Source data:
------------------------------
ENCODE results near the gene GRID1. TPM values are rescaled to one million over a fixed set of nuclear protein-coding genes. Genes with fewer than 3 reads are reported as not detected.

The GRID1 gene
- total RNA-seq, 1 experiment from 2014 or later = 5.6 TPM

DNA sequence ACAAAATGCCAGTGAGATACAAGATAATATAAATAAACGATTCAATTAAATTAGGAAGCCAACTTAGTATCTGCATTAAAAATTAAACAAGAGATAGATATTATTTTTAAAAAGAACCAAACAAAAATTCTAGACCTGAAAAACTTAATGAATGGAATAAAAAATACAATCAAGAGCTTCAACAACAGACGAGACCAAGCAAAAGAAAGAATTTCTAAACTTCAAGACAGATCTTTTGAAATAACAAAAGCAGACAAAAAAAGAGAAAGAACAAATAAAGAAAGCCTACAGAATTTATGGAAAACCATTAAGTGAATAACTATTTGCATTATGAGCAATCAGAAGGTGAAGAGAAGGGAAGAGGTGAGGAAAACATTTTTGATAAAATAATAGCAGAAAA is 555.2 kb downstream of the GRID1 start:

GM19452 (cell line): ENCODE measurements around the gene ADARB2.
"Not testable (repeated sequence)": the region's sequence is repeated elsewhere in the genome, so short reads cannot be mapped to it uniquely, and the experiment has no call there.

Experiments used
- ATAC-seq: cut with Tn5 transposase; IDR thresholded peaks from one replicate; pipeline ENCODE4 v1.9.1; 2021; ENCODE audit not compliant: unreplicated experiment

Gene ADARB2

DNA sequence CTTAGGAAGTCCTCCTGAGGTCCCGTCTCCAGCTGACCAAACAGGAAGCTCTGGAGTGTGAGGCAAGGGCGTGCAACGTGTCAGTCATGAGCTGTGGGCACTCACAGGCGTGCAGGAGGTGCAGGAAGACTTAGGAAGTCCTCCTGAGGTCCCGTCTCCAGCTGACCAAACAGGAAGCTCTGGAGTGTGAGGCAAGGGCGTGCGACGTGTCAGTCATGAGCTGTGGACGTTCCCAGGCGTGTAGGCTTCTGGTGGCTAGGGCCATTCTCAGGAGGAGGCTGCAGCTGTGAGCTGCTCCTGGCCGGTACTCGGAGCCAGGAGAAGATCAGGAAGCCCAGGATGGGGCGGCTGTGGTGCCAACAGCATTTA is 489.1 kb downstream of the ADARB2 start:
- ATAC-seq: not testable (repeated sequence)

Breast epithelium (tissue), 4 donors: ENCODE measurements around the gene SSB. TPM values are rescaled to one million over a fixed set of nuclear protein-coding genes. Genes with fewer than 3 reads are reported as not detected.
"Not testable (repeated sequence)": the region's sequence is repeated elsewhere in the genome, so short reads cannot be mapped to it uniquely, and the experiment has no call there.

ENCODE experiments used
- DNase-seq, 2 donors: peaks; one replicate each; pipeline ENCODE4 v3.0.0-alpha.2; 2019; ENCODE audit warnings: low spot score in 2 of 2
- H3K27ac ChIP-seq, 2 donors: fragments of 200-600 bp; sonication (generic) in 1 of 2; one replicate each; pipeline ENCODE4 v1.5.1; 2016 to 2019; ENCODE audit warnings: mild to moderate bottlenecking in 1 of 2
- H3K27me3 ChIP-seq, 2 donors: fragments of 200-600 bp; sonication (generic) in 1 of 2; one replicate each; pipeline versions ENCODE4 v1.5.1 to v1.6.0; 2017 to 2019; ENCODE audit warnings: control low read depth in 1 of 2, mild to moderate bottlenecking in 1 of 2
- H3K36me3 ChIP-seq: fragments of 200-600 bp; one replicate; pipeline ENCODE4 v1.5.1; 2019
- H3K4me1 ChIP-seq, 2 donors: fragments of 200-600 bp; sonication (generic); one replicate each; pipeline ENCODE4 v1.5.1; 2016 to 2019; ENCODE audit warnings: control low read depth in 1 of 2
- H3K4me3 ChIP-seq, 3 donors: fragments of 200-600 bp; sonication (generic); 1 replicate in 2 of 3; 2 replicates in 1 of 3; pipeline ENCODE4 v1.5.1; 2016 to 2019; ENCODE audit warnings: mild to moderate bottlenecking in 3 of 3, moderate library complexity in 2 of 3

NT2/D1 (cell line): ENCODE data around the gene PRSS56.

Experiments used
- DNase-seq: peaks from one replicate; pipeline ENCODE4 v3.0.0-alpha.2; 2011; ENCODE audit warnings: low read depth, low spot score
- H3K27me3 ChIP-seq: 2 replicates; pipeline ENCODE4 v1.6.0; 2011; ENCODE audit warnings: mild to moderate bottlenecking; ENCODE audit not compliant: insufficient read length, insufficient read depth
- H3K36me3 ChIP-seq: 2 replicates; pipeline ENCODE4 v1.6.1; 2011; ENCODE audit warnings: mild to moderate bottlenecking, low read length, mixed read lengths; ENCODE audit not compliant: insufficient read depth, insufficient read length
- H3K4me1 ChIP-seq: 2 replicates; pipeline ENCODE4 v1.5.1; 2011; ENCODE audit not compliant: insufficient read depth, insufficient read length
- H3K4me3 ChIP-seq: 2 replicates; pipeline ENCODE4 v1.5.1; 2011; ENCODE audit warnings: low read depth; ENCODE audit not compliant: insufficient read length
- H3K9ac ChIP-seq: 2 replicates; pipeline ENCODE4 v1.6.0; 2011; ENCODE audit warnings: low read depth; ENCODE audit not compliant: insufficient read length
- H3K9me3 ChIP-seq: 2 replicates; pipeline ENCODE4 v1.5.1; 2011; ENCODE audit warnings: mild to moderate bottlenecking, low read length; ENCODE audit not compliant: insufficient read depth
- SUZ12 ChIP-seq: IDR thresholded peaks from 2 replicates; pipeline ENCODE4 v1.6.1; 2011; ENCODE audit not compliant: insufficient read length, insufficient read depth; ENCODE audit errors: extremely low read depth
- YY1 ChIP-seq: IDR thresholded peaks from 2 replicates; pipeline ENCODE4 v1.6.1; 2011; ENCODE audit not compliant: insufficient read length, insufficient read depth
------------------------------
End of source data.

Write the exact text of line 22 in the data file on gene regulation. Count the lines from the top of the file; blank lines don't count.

Experiments used